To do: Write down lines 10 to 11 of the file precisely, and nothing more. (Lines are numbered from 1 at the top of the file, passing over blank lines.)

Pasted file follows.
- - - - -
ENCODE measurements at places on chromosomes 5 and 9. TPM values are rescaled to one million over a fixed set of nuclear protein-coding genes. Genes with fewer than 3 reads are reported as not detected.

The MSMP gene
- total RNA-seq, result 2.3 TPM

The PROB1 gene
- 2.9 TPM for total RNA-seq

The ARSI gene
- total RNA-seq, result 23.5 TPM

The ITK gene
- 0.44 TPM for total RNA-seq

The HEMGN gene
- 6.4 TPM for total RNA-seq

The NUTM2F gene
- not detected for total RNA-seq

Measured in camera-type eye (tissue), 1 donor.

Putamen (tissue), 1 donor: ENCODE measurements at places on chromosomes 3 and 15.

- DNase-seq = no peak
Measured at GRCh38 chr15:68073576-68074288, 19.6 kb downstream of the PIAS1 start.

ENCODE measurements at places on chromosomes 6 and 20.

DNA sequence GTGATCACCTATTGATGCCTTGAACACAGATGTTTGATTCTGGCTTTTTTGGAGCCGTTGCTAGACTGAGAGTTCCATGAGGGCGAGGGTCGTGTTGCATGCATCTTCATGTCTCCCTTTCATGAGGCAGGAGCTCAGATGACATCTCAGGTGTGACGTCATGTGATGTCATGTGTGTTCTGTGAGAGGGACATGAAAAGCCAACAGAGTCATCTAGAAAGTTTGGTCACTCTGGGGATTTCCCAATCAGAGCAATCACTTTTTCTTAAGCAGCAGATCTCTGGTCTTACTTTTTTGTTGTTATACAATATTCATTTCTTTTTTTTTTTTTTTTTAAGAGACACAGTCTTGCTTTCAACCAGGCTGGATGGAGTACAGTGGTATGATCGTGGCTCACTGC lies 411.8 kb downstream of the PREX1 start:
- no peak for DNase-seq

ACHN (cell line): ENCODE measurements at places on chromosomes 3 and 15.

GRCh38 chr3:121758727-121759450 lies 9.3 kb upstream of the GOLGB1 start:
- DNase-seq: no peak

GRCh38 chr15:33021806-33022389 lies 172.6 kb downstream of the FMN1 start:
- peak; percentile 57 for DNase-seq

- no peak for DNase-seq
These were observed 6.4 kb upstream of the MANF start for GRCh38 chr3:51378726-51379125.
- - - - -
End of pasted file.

The HEMGN gene
- 6.4 TPM for total RNA-seq